And of course, the disturbing news many of us read this morning in The Straits Times on the living conditions of some foreign workers is a stain on Singapore and Singaporeans. And unless we act decisively in the days, months and years ahead to correct this, this stain will not go away and will eat at our collective conscience, severely damaging our sense of national unity and solidarity.
The Next Term of Government
Sir, a parallel question I have is the timing of the COVID-19 crisis on our fiscal policy and annual budget exercises. We are nearing the end of the term of government and electoral cycle, and the accumulated surpluses have come in handy to meet public needs. Even so, we are now needing to draw on the Reserves, and I support it.
But if resilience is going to be a longer-term issue lasting perhaps up to 5 years, and a major restructuring of the economy and society is required, how is the government going to balance the Budget in the next term of government? Would we need to adopt belt-tightening austerity measures to balance the Budget? Can we afford to tighten the belt? And do we need to adopt a different stance towards the reserves, debt financing and deficits?
All these considerations are going to affect the lives of Singaporeans and our political system as well. A PAP government with a fresh 5-year mandate given by Singaporeans before the next Budget will face an unprecedented problem in recent memory. The initial period of the term of government would require extra financial prudence and it also means less fiscal firepower to deal with the mighty storm of the pandemic and its aftermath. A government drawing on the reserves in its first year of the new term is unprecedented, but this may be the case if we are looking at additional support in the coming months.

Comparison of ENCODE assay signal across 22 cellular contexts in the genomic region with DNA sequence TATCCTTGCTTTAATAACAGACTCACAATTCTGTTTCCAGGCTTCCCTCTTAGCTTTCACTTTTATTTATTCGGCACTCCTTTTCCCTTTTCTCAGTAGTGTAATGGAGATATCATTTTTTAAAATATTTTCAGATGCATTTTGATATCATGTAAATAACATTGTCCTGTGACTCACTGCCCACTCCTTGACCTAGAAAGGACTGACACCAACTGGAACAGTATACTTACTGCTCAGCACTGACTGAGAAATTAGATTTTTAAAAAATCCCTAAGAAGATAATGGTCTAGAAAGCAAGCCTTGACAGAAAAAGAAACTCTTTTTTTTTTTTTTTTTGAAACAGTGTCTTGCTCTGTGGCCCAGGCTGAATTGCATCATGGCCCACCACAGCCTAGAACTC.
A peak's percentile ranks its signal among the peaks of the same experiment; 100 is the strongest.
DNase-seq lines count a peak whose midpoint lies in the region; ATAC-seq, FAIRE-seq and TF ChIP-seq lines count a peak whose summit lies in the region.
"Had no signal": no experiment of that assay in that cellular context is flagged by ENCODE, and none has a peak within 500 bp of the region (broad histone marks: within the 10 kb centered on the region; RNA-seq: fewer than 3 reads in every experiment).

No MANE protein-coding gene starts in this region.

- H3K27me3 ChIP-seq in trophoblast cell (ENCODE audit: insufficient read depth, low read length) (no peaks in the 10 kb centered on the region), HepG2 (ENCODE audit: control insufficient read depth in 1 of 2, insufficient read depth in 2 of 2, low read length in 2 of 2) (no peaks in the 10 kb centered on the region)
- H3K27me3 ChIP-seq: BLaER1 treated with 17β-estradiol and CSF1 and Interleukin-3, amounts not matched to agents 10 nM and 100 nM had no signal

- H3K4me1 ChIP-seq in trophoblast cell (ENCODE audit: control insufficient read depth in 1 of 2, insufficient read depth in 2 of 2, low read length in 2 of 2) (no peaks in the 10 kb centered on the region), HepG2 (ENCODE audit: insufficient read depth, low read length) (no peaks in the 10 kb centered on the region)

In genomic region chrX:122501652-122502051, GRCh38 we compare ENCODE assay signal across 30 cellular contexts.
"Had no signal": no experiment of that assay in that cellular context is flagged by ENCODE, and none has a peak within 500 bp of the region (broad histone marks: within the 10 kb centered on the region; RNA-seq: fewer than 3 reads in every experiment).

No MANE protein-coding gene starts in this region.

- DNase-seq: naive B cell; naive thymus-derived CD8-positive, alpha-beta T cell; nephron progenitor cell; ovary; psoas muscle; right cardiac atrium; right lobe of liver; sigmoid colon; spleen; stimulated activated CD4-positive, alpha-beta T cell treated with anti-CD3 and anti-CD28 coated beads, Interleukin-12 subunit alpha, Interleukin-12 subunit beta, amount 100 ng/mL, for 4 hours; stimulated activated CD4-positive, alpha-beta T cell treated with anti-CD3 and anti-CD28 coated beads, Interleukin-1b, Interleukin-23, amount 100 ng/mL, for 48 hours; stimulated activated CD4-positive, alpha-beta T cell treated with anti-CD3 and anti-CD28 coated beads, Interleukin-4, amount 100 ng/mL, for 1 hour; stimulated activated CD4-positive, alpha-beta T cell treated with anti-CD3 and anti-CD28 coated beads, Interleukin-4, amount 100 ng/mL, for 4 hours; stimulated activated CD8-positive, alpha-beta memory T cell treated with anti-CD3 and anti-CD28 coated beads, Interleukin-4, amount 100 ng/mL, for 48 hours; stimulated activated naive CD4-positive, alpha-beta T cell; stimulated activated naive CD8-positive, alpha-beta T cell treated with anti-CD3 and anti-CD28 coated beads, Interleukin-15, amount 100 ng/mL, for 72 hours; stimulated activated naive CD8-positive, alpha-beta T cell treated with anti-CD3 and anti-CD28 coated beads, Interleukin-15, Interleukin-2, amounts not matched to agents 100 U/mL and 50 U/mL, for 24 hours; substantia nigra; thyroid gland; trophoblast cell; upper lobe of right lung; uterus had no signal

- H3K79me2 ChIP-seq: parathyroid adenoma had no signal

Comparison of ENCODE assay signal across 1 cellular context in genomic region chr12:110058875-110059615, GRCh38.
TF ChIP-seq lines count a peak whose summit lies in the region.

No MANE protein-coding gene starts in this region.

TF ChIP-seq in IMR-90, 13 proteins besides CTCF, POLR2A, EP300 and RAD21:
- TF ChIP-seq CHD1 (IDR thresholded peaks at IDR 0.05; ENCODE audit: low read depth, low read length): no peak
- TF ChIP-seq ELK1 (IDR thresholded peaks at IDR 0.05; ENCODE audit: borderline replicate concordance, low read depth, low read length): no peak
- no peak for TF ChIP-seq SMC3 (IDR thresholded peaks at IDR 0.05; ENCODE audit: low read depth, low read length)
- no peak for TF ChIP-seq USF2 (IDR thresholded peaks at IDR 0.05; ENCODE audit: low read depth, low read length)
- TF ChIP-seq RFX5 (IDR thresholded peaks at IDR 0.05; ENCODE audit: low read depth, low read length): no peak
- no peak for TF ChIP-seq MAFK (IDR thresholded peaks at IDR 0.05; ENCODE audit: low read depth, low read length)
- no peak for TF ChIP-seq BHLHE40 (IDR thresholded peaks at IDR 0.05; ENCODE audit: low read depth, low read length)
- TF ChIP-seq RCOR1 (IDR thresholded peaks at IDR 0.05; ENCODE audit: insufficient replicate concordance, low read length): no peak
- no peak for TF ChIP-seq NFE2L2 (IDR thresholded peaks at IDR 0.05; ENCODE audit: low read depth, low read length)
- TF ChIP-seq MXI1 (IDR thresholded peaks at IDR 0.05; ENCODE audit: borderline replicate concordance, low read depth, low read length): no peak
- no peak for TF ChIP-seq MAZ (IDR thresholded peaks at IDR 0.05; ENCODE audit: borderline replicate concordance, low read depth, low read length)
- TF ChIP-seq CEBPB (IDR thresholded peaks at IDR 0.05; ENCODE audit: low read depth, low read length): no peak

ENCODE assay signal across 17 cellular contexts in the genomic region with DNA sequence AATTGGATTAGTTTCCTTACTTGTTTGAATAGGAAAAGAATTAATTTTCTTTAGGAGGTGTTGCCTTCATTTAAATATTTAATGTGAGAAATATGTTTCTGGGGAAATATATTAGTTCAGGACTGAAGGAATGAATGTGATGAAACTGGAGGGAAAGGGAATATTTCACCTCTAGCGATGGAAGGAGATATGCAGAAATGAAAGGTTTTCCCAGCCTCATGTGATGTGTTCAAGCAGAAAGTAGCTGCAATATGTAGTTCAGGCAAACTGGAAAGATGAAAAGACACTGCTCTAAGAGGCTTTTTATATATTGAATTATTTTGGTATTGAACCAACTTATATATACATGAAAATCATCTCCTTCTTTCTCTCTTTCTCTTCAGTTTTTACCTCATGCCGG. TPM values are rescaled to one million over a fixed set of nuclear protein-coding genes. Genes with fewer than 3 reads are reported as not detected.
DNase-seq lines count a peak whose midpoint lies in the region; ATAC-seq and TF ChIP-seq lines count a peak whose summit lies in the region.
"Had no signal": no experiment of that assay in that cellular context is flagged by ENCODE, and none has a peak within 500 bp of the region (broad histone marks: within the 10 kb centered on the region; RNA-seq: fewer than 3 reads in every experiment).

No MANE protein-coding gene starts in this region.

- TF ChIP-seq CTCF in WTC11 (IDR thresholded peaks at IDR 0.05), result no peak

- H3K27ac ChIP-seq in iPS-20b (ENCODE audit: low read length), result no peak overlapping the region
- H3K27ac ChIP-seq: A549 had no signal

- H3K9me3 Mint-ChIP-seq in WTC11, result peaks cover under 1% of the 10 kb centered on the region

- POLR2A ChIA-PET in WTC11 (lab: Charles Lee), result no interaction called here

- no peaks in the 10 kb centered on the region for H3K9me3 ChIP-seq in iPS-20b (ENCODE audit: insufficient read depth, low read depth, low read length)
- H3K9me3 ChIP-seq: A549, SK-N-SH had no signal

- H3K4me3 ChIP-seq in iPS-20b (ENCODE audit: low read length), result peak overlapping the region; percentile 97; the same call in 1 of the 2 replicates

Mr Speaker Sir, rather than focus on the timing of the General Elections, I think public debate will be better focused on the choices before us; whether the Resilience and Solidarity Budgets are the shape of a New Deal for Singapore; a new social compact for Singaporeans; and how we are going to renew, rebuild and reinvigorate our economy and society after the storm has passed and the dust settles.
To conclude Mr Speaker, in 1971, in a speech to grassroots leaders, Foreign Minister S Rajaratnam spoke of a Democracy of Deeds, where our actions ought to speak louder than words. Mr Rajaratnam was wise enough to share with his grassroots leaders that he was not saying that a one-party parliament was a good thing. In this likely prolonged state of economic recession, Parliament will have to also focus on a Democracy of Needs. Today, we are witnessing the threats of a pandemic to both livelihood and life itself, and so we must question its long-term impacts on the economic and even psychosocial needs of our fellow citizens. Tomorrow, after we defeat COVID-19 – and defeat it we will – we must address the long-term needs of our people in a sustainable and equitable manner. To this end, our reserves and the prospect of taxes should continue to be robustly debated and considered in a detailed manner. The Workers’ Party will play its role in these debates which is not just a function of talk, but a key purpose of this House – to determine what is best for this country we call home and our fellow Singaporeans. Sir, I support the Resilience and Solidarity Budgets.